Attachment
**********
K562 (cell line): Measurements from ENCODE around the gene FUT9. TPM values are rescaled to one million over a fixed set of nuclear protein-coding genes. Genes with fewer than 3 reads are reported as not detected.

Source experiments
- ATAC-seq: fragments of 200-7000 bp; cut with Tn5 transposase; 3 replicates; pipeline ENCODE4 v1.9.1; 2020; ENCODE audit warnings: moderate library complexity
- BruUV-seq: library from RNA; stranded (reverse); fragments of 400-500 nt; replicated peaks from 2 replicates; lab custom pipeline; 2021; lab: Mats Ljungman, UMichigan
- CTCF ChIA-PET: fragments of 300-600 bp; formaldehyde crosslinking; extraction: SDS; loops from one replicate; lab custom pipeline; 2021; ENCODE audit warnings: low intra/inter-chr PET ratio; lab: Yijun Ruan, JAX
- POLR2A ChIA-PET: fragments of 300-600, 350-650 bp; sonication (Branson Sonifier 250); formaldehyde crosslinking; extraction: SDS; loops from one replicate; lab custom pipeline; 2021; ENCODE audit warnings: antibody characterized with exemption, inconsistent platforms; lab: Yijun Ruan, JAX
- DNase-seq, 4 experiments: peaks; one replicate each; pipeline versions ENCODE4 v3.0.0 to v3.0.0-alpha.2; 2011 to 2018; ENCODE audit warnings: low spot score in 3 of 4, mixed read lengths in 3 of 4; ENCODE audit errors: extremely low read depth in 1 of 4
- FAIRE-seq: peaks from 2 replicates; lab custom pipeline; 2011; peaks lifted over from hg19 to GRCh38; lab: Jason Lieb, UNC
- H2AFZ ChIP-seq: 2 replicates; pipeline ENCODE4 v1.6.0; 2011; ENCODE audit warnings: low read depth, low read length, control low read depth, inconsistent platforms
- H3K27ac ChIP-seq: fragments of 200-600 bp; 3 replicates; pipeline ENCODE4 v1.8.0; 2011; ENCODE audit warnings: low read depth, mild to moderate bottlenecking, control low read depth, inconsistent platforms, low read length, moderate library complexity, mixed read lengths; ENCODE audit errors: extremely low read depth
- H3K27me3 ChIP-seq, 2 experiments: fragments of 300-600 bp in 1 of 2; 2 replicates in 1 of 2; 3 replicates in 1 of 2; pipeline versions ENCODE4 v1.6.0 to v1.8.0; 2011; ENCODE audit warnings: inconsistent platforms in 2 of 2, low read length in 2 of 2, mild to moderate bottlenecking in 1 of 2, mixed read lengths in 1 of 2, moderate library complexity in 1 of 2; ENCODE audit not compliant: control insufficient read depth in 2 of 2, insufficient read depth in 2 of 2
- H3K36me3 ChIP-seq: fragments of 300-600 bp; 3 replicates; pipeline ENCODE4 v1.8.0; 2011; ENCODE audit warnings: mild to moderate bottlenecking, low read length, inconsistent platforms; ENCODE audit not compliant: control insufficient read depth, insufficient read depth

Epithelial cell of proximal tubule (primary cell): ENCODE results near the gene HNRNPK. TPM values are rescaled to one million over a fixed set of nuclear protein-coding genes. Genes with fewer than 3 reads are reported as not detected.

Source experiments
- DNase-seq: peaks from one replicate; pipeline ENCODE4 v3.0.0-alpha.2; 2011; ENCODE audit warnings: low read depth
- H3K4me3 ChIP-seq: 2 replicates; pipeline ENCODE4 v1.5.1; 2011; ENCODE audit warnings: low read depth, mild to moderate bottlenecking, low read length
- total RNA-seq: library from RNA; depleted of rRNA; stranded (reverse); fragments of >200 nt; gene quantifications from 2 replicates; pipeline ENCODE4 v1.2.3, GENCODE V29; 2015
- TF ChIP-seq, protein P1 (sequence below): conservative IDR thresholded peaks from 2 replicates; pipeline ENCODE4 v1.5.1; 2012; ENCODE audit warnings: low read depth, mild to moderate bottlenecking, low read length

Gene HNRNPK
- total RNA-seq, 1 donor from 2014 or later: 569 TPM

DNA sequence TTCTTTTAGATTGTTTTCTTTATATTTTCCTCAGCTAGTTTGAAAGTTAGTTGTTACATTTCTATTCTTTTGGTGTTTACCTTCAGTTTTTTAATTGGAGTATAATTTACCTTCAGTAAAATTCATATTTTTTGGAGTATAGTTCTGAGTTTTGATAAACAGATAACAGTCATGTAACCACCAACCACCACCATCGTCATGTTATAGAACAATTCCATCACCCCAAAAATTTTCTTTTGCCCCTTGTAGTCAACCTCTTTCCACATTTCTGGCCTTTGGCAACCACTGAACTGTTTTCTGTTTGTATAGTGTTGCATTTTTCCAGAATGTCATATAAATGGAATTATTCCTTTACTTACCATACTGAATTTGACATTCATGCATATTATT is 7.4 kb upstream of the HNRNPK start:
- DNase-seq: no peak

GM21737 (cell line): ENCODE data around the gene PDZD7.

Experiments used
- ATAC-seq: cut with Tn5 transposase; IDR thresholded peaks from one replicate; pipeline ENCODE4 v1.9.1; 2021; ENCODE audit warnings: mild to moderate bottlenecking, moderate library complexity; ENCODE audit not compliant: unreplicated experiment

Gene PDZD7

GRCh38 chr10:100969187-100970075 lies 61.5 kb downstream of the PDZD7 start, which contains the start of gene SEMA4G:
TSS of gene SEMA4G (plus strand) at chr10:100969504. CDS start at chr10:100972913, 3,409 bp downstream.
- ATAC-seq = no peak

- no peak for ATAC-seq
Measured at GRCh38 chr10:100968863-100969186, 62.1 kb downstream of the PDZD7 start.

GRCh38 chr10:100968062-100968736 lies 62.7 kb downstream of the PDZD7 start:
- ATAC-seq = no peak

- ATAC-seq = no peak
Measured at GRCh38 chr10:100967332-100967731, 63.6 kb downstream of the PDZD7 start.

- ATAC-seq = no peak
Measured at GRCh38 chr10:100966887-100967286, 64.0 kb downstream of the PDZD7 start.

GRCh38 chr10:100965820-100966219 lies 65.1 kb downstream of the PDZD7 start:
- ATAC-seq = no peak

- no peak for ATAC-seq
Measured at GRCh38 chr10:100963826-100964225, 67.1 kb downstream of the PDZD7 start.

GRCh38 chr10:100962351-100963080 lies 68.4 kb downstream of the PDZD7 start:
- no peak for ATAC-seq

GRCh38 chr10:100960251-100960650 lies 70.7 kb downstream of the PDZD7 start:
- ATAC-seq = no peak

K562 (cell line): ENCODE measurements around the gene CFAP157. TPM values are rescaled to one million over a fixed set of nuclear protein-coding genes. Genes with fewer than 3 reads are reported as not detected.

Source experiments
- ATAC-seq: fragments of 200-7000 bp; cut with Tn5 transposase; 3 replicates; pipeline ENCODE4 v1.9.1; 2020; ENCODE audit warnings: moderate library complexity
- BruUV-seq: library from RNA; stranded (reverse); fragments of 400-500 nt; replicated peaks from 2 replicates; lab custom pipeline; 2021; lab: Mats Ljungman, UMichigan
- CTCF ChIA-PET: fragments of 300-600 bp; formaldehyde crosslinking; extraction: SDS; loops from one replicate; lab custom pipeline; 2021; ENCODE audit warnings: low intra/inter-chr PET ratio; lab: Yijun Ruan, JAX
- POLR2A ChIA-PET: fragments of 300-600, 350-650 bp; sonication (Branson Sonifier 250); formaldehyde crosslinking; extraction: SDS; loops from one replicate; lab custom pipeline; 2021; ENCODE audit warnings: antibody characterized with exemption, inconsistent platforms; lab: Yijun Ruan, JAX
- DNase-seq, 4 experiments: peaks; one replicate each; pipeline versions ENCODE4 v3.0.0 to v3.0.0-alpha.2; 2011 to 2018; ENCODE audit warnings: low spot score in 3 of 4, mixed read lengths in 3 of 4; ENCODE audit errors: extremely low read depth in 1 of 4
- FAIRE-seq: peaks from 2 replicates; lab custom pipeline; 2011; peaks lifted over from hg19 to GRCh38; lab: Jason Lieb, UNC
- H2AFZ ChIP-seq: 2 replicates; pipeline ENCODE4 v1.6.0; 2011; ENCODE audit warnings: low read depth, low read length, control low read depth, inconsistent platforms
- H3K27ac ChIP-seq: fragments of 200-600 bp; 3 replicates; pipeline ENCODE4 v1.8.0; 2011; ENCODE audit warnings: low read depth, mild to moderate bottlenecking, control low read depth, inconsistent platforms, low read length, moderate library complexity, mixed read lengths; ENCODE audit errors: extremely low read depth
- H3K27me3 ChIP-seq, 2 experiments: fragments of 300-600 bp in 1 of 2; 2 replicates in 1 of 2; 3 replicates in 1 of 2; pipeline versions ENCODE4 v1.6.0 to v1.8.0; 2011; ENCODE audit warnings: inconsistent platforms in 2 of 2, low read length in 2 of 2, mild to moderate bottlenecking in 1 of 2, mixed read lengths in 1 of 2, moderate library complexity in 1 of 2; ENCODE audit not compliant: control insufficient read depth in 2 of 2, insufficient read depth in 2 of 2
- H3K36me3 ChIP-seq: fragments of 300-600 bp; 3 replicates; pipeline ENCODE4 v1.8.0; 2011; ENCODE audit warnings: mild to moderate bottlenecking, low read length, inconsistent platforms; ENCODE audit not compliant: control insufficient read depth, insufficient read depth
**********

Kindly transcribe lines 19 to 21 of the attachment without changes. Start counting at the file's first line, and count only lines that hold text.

Gene HNRNPK
- total RNA-seq, 1 donor from 2014 or later: 569 TPM

DNA sequence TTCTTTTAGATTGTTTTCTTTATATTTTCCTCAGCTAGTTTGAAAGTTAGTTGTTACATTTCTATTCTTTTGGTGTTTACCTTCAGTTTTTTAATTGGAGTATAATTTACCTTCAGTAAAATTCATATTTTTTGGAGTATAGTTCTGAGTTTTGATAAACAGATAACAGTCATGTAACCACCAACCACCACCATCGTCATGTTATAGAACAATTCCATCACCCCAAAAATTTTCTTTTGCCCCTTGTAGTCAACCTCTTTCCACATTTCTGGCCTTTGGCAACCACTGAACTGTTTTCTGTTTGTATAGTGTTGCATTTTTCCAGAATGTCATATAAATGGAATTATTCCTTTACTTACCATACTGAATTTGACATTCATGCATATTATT is 7.4 kb upstream of the HNRNPK start: